DESCRIPTION AND REPRODUCTION: The only morning glory vine with large, blue flowers in Florida scrub vegetation (Wunderlin et al. 1980), Florida Bonamia is a perennial with sturdy prostrate stems about
a meter (3 feet) long. The leathery oval or ovate leaves, up to about 4 centimeters (1.6 inches) long, are either upright or spreading. The flowers are solitary in the leaf axils. The funnel-shaped corolla is 7 to10
centimeters (2.7 to 3.9 inches) long and 7 to 8 centimeters (2.7 to 3.1 inches) across, pale but bluish purple with a white throat, similar to the cultivated "Heavenly Blue" morning glory. The fruit is a capsule.
RANGE AND POPULATION LEVEL: Florida Bonamia is endemic to the peninsula where most of its known populations exist in the Ocala National Forest, Marion County. It also occurs south of the forest in Polk,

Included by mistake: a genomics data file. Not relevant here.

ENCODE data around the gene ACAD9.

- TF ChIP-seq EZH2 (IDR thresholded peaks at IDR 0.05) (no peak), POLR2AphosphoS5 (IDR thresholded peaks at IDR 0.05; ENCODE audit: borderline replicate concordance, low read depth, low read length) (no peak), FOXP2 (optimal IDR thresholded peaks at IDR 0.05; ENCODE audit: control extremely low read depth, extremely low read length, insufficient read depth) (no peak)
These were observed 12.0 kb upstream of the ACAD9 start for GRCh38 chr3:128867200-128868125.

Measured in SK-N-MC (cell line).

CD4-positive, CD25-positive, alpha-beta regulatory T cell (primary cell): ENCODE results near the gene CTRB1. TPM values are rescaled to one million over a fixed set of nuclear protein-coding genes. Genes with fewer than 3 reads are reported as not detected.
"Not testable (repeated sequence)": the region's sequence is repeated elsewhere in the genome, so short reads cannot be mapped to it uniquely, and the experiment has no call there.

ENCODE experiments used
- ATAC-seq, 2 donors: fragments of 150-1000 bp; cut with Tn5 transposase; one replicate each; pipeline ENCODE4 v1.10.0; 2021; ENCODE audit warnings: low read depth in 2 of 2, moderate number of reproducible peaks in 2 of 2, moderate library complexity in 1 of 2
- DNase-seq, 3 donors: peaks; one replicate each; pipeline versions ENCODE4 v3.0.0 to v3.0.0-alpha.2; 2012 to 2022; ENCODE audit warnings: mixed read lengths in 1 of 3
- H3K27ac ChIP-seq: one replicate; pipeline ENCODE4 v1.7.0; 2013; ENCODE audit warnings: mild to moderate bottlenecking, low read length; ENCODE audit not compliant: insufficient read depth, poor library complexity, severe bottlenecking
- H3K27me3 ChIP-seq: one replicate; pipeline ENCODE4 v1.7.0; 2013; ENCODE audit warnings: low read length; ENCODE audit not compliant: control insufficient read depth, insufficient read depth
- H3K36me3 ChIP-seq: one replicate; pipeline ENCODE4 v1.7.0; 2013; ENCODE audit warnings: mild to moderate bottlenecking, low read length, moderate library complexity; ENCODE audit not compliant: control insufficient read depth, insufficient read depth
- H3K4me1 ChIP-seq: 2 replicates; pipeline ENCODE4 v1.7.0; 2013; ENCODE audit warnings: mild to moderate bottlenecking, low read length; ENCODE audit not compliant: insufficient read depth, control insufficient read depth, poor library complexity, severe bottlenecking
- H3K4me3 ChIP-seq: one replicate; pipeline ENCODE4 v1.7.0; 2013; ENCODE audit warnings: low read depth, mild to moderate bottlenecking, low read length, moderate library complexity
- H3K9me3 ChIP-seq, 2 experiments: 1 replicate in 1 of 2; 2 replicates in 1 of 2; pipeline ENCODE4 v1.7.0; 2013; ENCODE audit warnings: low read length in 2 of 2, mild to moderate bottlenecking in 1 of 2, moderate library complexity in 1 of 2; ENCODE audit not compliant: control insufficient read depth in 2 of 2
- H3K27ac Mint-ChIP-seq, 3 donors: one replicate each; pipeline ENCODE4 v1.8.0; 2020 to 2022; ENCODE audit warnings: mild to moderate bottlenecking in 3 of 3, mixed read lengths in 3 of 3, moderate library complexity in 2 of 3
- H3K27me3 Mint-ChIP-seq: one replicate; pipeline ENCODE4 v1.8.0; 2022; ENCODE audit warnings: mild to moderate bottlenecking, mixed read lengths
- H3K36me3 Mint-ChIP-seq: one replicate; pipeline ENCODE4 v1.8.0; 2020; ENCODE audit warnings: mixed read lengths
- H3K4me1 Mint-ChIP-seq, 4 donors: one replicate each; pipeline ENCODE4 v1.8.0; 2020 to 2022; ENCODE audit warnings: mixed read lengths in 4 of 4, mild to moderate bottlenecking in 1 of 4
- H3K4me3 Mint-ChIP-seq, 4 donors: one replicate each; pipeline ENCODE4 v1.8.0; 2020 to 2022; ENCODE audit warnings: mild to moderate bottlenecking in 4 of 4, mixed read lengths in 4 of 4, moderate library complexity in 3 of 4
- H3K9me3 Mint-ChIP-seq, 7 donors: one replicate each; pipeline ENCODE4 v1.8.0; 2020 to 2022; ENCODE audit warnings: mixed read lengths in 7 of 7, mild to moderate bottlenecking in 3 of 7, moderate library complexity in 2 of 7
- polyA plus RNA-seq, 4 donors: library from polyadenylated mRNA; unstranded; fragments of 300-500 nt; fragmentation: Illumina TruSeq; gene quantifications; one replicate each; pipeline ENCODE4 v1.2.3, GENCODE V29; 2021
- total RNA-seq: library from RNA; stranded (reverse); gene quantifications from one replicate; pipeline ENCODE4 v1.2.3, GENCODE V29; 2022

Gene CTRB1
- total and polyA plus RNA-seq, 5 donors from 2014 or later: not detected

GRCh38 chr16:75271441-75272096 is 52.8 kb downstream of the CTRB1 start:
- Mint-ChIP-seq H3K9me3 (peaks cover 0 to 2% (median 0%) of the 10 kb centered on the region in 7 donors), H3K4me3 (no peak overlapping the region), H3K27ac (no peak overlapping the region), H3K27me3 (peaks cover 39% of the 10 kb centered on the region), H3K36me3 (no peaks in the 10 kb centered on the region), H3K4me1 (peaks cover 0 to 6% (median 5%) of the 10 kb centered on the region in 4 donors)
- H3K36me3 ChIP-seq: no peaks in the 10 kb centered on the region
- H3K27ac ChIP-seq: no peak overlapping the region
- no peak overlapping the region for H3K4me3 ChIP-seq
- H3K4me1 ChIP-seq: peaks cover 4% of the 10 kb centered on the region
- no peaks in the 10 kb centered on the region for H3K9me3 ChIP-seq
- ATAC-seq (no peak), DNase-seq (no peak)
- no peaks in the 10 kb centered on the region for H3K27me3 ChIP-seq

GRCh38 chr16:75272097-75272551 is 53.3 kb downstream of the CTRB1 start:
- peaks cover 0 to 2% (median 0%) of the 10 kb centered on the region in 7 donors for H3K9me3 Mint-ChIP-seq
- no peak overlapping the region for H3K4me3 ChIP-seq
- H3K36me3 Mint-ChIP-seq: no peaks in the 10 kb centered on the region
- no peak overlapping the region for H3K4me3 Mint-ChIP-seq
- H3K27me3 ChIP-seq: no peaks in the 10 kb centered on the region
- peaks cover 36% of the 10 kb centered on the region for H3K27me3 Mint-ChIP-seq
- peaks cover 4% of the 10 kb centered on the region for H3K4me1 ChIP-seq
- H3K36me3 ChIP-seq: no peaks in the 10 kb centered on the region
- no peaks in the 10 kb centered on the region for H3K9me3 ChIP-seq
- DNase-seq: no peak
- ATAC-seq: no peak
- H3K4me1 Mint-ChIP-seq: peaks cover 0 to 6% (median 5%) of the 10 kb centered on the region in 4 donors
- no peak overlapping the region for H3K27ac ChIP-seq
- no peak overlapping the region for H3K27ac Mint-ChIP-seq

Orange, Highlands, Hillsborough, and Hardee Counties. It was relocated in Lake County south of Lakes Minnehaha and Susan (1 site) and in Manatee County. The historic range of Florida Bonamia was from central
Highlands County northward through northwestern Osceola, western Orange, Lake, eastern Marion, and northwestern Volusia Counties on ridges and uplands of the central peninsula. Collections of the plant were
made in Sarasota, Manatee, and Volusia Counties in 1878, 1916, and 1900, respectively (Wunderlin et al. 1980). The Florida Department of Environmental Protection (1998) reported that the largest population of this
species at Lake Louisa State Park in Clermont appears to be increasing in number and spreading out across the site.
Eco-Safari Everglades Tours | Half Day